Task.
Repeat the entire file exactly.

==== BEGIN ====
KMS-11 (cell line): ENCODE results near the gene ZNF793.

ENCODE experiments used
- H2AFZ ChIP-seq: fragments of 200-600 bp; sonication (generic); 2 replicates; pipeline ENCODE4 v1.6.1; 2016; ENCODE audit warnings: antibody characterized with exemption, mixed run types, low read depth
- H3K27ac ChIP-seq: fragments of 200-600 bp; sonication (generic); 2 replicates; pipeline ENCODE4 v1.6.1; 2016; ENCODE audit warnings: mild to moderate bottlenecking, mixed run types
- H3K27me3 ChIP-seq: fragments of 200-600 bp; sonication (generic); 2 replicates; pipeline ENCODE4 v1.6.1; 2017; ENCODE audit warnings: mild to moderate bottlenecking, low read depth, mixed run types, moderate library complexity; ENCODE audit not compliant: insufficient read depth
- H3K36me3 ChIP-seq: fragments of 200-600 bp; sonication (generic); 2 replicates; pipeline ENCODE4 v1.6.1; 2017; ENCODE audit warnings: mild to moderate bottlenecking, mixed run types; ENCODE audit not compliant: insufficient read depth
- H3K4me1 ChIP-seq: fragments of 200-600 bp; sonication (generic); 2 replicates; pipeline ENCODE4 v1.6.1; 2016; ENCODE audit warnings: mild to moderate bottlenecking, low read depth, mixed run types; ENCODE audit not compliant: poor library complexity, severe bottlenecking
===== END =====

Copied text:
KMS-11 (cell line): ENCODE results near the gene ZNF793.

ENCODE experiments used
- H2AFZ ChIP-seq: fragments of 200-600 bp; sonication (generic); 2 replicates; pipeline ENCODE4 v1.6.1; 2016; ENCODE audit warnings: antibody characterized with exemption, mixed run types, low read depth
- H3K27ac ChIP-seq: fragments of 200-600 bp; sonication (generic); 2 replicates; pipeline ENCODE4 v1.6.1; 2016; ENCODE audit warnings: mild to moderate bottlenecking, mixed run types
- H3K27me3 ChIP-seq: fragments of 200-600 bp; sonication (generic); 2 replicates; pipeline ENCODE4 v1.6.1; 2017; ENCODE audit warnings: mild to moderate bottlenecking, low read depth, mixed run types, moderate library complexity; ENCODE audit not compliant: insufficient read depth
- H3K36me3 ChIP-seq: fragments of 200-600 bp; sonication (generic); 2 replicates; pipeline ENCODE4 v1.6.1; 2017; ENCODE audit warnings: mild to moderate bottlenecking, mixed run types; ENCODE audit not compliant: insufficient read depth
- H3K4me1 ChIP-seq: fragments of 200-600 bp; sonication (generic); 2 replicates; pipeline ENCODE4 v1.6.1; 2016; ENCODE audit warnings: mild to moderate bottlenecking, low read depth, mixed run types; ENCODE audit not compliant: poor library complexity, severe bottlenecking